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Longevity, Cardiovascular Disease, and Taurine Part 1 of 2

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Longevity, Cardiovascular Disease, and Taurine Part 1 of 2

Japan has the second longest life expectancy in the world at 85.03 years, as well as the lowest rate of cardiovascular mortality with only 31 deaths from ischemic (inadequate blood supply) heart disease per 100,000 people.  In comparison, the U.S. ranks 46th in longevity and has 110 deaths per 100,000 people from ischemic heart disease.  A 20 year worldwide study to investigate the relationship of diet with hypertension and cardiovascular mortality was begun in 1982, and included over 14,000 participants, evenly divided between men and women ranging in age from 48-56.

The CARDIAC Study found differences in taurine levels between Okinawans (longest lived and with the least mortality from heart disease of the Japanese) who still lived in Okinawa, and Okinawans who lived in two different areas of Brazil, one close to the coast, and one 600 miles inland.  Both Brazilian populations of Okinawans had substantially lower levels of taurine than Japanese Okinawans.  Taurine levels were lowest in the Okinawans living in inland Brazil, who only ate seafood an average of once every two weeks.  The lifespan of this population was a surprising 17 years shorter than Okinawans living in Japan.  Researchers concluded that low fish consumption and reduced taurine intake appeared to increase ischemic heart disease.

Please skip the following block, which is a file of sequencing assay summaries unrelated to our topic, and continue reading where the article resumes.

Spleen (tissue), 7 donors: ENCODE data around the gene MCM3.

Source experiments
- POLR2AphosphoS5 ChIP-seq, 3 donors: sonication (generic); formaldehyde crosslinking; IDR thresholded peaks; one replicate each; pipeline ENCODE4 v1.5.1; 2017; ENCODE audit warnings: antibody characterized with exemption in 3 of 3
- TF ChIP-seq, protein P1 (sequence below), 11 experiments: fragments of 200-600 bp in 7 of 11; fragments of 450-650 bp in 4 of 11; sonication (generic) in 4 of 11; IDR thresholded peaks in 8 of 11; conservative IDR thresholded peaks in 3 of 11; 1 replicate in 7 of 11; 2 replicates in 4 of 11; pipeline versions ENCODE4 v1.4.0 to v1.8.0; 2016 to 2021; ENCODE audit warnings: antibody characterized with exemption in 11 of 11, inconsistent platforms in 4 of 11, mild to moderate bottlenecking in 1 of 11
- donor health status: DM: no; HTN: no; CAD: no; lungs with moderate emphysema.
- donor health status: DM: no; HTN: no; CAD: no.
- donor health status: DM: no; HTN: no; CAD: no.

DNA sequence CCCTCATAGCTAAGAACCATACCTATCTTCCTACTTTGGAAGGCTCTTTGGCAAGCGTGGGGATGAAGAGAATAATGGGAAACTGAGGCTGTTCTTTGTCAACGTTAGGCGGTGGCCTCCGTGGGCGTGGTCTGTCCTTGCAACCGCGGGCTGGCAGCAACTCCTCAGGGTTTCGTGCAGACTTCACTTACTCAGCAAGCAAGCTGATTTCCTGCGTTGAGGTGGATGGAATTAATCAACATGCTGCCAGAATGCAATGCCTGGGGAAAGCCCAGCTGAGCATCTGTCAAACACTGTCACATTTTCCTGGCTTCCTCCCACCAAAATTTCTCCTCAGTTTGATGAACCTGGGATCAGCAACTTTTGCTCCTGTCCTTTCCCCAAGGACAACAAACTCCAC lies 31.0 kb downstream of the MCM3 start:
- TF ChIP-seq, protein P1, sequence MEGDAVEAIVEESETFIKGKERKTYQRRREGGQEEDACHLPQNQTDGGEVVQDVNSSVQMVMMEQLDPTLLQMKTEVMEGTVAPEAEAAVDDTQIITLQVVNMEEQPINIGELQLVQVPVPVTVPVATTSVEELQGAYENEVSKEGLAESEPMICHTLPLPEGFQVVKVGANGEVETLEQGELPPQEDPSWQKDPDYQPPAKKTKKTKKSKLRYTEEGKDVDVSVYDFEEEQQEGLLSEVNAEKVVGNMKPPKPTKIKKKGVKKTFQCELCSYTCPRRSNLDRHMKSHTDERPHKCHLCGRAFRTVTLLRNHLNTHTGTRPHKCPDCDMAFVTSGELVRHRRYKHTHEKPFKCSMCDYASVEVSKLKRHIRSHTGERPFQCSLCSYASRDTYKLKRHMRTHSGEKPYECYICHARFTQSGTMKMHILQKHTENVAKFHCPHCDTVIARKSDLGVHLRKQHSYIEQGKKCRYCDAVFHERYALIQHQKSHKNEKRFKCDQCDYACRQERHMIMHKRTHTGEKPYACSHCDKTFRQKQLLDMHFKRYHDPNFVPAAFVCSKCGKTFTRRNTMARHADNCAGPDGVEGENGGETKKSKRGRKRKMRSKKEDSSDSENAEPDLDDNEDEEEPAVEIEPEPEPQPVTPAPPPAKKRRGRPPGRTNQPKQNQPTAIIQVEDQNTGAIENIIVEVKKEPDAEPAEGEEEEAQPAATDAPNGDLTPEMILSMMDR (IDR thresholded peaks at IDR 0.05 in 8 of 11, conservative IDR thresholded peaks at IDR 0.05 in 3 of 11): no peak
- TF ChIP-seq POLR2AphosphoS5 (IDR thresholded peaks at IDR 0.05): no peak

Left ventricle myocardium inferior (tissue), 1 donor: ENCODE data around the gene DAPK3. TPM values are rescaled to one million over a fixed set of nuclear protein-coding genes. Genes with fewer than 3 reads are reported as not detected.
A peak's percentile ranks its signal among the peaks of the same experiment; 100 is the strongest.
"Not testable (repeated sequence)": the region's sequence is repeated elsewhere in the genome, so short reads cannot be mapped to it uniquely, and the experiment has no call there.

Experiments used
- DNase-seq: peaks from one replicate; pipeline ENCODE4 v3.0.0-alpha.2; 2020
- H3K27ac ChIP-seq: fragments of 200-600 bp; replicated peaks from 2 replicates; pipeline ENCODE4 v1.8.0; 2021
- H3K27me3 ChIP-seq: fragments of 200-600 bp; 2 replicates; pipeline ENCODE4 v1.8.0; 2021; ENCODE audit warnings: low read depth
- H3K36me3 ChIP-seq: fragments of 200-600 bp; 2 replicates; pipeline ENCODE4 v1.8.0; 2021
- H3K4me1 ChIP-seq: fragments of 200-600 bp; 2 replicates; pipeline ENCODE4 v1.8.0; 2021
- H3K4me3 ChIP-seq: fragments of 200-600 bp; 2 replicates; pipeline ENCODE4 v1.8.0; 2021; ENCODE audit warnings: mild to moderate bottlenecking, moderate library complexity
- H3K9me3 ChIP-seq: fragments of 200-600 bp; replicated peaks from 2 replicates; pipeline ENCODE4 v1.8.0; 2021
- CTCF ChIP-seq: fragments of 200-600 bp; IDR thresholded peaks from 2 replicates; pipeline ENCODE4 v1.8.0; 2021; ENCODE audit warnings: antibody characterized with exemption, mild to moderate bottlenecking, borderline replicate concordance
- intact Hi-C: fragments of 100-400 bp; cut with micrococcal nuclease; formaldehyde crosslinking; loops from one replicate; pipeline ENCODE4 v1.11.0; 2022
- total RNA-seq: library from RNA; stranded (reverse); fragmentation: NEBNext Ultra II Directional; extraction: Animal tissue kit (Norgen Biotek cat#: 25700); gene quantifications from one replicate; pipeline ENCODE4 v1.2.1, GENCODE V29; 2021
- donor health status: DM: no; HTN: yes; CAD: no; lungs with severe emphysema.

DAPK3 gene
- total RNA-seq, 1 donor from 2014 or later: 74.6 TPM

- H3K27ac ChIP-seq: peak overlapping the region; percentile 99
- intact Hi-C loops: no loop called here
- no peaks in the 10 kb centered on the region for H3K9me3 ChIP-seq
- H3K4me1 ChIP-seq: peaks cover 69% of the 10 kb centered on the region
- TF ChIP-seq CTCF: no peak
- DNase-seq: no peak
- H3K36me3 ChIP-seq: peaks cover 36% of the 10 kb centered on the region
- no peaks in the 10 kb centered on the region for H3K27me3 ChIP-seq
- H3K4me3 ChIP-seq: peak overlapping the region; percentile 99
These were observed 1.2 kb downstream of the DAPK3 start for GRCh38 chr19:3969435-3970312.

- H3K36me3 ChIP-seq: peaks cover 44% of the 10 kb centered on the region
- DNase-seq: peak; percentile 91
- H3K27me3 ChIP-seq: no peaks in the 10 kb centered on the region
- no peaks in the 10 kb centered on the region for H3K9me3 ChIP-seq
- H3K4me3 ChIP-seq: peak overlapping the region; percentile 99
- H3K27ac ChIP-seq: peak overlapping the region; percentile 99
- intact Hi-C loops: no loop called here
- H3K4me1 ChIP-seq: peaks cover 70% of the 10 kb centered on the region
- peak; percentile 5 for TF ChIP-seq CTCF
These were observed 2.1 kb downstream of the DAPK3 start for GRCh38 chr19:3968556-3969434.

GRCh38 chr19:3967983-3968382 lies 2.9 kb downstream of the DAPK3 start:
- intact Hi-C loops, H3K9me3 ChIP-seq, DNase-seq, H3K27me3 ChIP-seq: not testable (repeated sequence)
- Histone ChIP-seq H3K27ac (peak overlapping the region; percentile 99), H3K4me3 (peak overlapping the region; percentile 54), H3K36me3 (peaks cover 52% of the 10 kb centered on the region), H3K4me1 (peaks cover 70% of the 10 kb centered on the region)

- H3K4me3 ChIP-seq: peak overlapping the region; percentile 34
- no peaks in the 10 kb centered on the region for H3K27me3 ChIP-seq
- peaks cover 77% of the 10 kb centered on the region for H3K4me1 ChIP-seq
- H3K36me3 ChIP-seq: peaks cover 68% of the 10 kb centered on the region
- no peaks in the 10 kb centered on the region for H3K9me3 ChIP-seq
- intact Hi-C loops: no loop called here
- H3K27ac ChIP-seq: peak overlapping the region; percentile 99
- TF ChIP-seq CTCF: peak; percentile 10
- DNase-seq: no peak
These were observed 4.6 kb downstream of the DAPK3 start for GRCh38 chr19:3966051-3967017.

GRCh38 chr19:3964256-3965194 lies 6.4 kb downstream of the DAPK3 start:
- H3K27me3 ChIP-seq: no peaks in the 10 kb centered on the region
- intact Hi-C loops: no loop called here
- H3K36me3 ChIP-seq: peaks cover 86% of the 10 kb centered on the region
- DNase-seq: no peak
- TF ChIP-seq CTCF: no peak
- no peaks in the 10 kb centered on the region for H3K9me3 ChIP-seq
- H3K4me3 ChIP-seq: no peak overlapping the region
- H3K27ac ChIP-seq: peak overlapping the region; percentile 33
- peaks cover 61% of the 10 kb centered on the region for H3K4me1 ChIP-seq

Terry Pfau DO, HMD

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